There have been significant, recent developments in the status of women’s rights in Greece. Some Greeks excitedly look toward a future of gender equality. Others are reluctant to certain changes and are holding steadfast to tradition.
The primary debates in the fight for women’s rights are mainly between rural and urban citizens. Women in urban areas are more likely to dismiss traditional notions of domesticity and instead seek opportunities in the workforce. However, women in more rural areas still hold fast to the status quo. They are much more likely to take care of the home and children while a male partner seeks out work to provide for the family.
A Brief History of Women’s Rights in Greece
- 1952: Women in Greece receive the right to vote. This was significantly more recent than in other European countries, such as England, which awarded women the right to vote in 1918.
- 1975: Article 22 declared a requirement for “equal pay for work of equal value.” Although, some sources report Greek women making only 75% of what the average Greek man will make, in the same line of work. This gap is most often observable among higher-paying careers and/or those requiring higher education.
- 1983: The Greek Parliament ruled Divorce by consent, legal. Further, the long-standing tradition of dowry, which requires a bride’s family to present her future husband with a sum of money, ended as a requirement for a legal marriage.
- 2000-2006: The government passed major laws, such as Law 3488/2006, to protect women from workplace harassment and improve equal opportunity employment measures.
The Current Situation
Although all of these strides forward have occurred, Greek women still seem to be at a disadvantage. In terms of E.U. countries, Greece is the lowest ranking in the Gender Equality Index, with a score of 0.122. Likewise, the country’s female labor force population, as of 2019, is 44.17%. Additionally, domestic violence rates seem to be on the rise, having increased by more than 30% in the last six years.
Furthermore, migrant and Roma women are, on average, at an even worse economical and educational disadvantage. For example, the typical Romani woman in Greece will spend less than six years in school.
Recent data reports that men make up around 70% of Greece’s total workforce and 80% of the country’s Parliament. Many women in the workforce remain in low-income, service and part-time positions — with only about 33% of part-time positions belonging to men.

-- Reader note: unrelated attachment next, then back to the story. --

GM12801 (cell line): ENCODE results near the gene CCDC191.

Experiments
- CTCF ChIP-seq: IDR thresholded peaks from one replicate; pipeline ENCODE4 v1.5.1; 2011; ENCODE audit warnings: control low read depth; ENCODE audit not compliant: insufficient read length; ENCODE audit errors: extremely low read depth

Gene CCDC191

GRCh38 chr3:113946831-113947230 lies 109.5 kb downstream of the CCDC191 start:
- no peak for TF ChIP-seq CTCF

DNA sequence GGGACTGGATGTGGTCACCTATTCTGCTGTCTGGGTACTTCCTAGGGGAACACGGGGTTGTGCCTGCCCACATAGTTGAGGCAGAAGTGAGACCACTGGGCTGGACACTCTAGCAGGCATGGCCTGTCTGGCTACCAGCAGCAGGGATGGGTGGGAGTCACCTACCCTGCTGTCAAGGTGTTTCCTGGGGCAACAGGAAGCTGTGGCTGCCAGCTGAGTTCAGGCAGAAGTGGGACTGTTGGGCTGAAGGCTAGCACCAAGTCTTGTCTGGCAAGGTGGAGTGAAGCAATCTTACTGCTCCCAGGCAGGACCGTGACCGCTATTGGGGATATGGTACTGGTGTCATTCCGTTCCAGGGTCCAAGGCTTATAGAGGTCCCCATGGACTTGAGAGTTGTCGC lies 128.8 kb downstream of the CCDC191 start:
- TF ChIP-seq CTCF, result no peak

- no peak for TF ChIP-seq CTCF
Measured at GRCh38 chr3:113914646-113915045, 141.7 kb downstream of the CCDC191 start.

In contrast, Greek women have made great strides in academia. More than 50% of Greece’s citizens obtaining university degrees are female. There is hope that these well-educated women will advance in career paths and assume leadership roles. In this same vein, leadership roles are one of the primary areas in which women are currently underrepresented.
Proponents for Women’s Rights in Greece
Many people around the country are in an active fight for gender equality and women’s rights in Greece. There is an ongoing discussion to address gender stereotypes and challenge norms established within the country, in nongovernmental organizations.
The Greek League for Women’s Rights has been fighting for women’s rights since 1920. Notably, it was a strong leader in the fight for a women’s right to vote in 1952. It has also founded the Centre for Documentation and Study of Women’s Problems and is still active today, fighting discriminatory laws and practices.
The National Council of Greek Women, founded in 2008, is a nonprofit fighting for the equality of men and women. The nonprofit recently released a statement from its president who maintains that although legislatively, men and women are equals — the country still has to reach true gender equality in practice.
Katerina Sakellaropoulou became the first female president of the country in January 2020. Many saw the vote for the new president as an optimistic mark of change and growth in Greece.
With an adjustment to public opinion and the presence of female leaders such as President Sakellaropoulou, experts believe that the country is capable of combatting historical barriers to women’s rights in Greece that still affect its culture, today.
– Aradia Webb